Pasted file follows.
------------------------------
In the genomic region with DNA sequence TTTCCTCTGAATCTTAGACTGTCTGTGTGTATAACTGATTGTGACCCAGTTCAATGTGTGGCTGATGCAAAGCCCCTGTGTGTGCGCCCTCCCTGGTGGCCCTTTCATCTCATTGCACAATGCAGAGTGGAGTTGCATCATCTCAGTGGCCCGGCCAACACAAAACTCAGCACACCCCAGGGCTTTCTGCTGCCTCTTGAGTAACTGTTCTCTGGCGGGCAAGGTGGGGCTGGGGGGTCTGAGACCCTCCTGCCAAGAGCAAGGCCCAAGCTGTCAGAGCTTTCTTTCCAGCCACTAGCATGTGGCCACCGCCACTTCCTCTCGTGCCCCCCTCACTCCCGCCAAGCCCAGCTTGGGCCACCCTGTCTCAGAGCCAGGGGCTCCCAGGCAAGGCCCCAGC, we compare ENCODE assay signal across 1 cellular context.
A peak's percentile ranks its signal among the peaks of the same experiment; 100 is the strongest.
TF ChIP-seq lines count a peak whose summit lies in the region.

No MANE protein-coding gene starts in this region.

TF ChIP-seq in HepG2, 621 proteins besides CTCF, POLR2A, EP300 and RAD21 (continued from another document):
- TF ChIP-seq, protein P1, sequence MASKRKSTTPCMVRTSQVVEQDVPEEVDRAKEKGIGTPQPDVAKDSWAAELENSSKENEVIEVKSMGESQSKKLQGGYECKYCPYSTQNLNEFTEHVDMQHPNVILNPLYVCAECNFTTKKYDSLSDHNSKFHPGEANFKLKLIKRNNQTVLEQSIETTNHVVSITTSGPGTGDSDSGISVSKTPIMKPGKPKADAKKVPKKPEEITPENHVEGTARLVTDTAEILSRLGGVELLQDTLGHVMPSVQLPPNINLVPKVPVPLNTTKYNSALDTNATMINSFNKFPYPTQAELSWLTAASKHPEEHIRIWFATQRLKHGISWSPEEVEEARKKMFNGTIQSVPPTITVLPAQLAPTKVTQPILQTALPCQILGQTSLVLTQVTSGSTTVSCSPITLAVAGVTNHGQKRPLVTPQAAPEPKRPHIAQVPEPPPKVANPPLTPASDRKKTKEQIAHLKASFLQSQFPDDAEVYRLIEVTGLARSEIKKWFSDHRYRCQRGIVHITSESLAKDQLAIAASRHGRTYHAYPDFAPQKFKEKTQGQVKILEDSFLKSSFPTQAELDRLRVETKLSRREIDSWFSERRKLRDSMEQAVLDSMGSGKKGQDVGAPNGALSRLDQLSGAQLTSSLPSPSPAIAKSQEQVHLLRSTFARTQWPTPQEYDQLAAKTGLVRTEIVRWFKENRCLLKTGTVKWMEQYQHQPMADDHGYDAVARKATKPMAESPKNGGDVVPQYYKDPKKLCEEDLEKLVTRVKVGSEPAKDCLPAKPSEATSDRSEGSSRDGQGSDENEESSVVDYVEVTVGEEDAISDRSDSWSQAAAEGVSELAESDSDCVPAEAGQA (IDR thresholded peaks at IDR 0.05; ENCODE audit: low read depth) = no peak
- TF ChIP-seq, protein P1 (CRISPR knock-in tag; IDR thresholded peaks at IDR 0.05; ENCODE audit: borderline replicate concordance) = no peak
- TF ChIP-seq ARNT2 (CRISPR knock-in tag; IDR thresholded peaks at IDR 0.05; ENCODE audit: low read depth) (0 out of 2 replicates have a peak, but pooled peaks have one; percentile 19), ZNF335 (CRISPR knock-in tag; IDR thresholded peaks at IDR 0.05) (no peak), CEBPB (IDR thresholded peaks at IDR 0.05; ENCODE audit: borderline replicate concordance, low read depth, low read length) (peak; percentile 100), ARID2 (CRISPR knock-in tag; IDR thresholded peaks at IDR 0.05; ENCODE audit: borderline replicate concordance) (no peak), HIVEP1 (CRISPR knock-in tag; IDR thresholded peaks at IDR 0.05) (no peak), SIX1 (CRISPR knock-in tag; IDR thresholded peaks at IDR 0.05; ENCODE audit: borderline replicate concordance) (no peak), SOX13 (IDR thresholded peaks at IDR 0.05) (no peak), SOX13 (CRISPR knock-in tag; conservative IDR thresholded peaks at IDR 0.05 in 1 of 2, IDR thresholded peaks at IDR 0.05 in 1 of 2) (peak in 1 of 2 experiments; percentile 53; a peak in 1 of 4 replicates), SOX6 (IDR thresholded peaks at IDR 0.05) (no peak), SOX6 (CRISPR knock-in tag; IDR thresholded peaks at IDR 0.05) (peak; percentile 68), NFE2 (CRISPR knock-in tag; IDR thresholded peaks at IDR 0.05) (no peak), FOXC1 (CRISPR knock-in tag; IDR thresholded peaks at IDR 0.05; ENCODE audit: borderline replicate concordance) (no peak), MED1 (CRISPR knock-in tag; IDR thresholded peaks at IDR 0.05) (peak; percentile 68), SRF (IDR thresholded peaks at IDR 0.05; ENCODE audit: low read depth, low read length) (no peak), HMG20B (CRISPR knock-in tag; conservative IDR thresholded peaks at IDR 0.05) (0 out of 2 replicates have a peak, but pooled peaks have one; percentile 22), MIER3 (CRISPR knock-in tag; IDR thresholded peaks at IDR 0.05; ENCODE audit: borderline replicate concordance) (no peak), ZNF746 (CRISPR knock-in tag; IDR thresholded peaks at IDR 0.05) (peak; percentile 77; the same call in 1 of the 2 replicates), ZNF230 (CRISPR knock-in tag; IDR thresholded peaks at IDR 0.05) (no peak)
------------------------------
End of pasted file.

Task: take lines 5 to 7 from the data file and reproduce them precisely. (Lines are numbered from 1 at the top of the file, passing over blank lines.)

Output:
TF ChIP-seq in HepG2, 621 proteins besides CTCF, POLR2A, EP300 and RAD21 (continued from another document):
- TF ChIP-seq, protein P1, sequence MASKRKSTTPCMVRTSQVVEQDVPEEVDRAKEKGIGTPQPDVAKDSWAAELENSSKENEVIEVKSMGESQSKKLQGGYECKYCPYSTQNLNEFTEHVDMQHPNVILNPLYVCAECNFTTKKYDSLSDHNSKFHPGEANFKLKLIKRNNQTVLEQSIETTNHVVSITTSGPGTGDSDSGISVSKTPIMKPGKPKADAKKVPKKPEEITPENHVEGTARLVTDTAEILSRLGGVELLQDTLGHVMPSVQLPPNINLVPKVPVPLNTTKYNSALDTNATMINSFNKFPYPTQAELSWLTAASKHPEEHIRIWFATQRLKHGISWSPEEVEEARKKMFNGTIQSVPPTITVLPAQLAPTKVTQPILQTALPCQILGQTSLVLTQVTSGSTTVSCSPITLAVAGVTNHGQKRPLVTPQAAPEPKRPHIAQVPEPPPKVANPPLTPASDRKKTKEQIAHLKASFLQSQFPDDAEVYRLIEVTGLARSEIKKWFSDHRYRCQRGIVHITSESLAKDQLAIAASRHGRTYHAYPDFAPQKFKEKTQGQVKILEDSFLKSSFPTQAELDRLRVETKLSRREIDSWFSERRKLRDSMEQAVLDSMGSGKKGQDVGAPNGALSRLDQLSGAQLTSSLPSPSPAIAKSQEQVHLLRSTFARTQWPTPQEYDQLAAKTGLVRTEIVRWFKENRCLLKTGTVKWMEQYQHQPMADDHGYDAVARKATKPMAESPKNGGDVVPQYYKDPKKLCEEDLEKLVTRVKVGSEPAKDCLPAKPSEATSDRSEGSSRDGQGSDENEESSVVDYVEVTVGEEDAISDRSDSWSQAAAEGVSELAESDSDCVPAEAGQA (IDR thresholded peaks at IDR 0.05; ENCODE audit: low read depth) = no peak
- TF ChIP-seq, protein P1 (CRISPR knock-in tag; IDR thresholded peaks at IDR 0.05; ENCODE audit: borderline replicate concordance) = no peak